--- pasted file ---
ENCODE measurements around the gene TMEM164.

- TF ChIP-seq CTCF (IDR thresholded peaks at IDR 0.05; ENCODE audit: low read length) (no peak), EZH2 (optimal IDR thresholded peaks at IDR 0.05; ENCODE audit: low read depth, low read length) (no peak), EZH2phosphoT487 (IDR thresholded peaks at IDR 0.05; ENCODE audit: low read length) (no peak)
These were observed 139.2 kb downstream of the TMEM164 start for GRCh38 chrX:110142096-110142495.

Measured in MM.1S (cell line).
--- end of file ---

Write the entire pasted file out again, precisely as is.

ENCODE measurements around the gene TMEM164.

- TF ChIP-seq CTCF (IDR thresholded peaks at IDR 0.05; ENCODE audit: low read length) (no peak), EZH2 (optimal IDR thresholded peaks at IDR 0.05; ENCODE audit: low read depth, low read length) (no peak), EZH2phosphoT487 (IDR thresholded peaks at IDR 0.05; ENCODE audit: low read length) (no peak)
These were observed 139.2 kb downstream of the TMEM164 start for GRCh38 chrX:110142096-110142495.

Measured in MM.1S (cell line).